Guyer impresses under tough circumstances

Guyer's Tyler Smith (15) presents a touchdown ball to the family of Nate Maki (33) a ball after his first-quarter touchdown against Colleyville Heritage on Thursday at C.H. Collins Athletic Complex.

The Guyer football team would have had every excuse to lose on Thursday night and once again fall to 0-2 to start the season, like the Wildcats did last year before reeling off 14 straight wins en route to a state title.

Nate Maki was a big part of that team as the key lead blocker in a rushing attack that racked up more than 5,000 yards. If Guyer repeats this season, Maki will be a big part of it, but not in the same way.

The Wildcats attended Maki’s funeral on Thursday morning, along with more than 1,000 other people before changing out of their suits and putting on their “business suits” and going to work against Colleyville Heritage.

Guyer head coach John Walsh had strongly considered backing out of the game after Maki’s tragic shooting death late Saturday night, and it would’ve been completely understandable. After talking to some friends and mentors, including Coppell head coach Joe McBride, who went through a similar situation in the middle of last season, Walsh decided against it.

The scene on Thursday night at C.H. Collins was indescribable. The mood was, as well. The pregame ceremony to honor Maki and his family, who showed up to a football game the same day they said goodbye to their son, brother, boyfriend, etc., was a testament of fortitude itself.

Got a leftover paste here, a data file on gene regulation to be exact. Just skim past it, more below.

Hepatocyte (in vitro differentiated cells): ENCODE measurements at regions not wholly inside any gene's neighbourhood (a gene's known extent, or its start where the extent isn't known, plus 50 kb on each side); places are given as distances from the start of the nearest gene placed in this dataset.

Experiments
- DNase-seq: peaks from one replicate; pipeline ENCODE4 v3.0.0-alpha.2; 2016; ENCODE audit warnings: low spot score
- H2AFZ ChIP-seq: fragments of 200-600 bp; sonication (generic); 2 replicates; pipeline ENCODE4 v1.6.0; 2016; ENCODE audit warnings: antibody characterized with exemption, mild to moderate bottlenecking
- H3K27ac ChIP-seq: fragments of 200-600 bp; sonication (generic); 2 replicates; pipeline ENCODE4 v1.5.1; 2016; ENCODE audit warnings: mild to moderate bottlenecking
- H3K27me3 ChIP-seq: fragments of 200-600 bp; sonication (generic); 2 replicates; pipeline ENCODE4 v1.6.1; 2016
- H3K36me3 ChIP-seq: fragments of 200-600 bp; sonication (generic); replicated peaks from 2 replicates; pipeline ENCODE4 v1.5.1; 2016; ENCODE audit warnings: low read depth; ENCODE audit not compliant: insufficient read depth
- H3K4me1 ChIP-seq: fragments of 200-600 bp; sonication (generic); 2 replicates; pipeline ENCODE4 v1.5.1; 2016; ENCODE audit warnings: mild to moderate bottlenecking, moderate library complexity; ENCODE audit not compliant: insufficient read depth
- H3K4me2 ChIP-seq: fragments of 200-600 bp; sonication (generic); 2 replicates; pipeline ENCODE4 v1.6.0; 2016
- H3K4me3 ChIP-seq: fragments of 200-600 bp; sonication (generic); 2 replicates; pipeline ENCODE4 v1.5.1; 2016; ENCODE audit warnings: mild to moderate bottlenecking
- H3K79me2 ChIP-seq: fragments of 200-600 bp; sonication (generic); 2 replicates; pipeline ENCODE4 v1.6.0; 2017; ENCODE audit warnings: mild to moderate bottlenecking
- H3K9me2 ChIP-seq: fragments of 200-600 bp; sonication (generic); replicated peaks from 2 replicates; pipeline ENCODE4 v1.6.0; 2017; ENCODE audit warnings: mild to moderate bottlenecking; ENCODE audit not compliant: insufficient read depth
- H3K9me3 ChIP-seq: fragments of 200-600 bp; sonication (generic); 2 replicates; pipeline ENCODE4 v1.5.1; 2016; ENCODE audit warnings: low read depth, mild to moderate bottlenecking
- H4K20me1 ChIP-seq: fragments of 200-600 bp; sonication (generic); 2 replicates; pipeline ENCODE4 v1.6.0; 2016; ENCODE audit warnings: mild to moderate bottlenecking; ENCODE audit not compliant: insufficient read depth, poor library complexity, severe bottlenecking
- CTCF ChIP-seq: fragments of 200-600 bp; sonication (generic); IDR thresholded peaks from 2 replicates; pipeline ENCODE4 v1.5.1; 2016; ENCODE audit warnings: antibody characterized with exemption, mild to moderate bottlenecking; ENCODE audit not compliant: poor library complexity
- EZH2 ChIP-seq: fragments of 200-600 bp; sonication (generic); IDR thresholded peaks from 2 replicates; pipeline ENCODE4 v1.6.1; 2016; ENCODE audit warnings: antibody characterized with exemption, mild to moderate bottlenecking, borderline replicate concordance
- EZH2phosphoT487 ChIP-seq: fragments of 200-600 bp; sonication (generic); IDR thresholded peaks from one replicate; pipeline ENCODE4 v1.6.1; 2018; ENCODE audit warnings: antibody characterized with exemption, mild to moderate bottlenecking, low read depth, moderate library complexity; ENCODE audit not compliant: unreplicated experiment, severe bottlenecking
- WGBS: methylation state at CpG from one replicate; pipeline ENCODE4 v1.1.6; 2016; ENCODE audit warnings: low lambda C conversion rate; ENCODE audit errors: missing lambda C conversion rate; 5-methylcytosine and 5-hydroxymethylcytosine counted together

The photo our David Minton took of Guyer’s captains, including Maki’s best friends, Logan Helal and Tyler Smith, carrying Maki’s No. 33 jersey out to the coin toss is one you should definitely check out if you haven’t already and is one that will stick in your mind for a long time — the emotion in Helal’s and Smith’s faces particularly apparent.

It was an unforgettable night, for all the right reasons, just as the day will be unforgettable for all of those kids, for the most tragic of reasons.

After the game, Helal found me on the field, shook my hand and told me with a big smile on his face, but a choked up voice, that he’d played that game for his friend. It was clear, too. Helal made the tackle on Guyer’s first two kickoffs of the game. Smith scored the game’s first touchdown lined up as the fullback (Maki’s position) instead of his usual inside receiver position. He ran for 3 yards, and then took off toward the stands to present Maki’s family with the ball. Everyone knew the significance of the play that Walsh had devised in Guyer’s lone practice of the week on Tuesday.

A loss on Thursday would’ve been understandable for Guyer, as Walsh had told me earlier in the week that he wasn’t even concerned with football or the evaluation of his team on game night. But Guyer responded on an emotional rollercoaster — very high to start, losing focus and intensity midway through, and then finishing on a high note, outscoring Heritage 21-0 to close the game.

You got the sense after that game was over that everyone on Guyer’s sideline was just happy to get the day over with and they’re ready to move on, just like Helal had told me earlier in the week that Maki would have wanted. After all, everything they did Thursday was for him.

“This week was hard,” Smith said. “It was a tough week. This morning we went to the service, and it was good closure. Everyone was a little bit better than we were before. Tonight, winning was obviously big. I mean, it was all for Nate, though. We all played our hearts out. We did it for him.”

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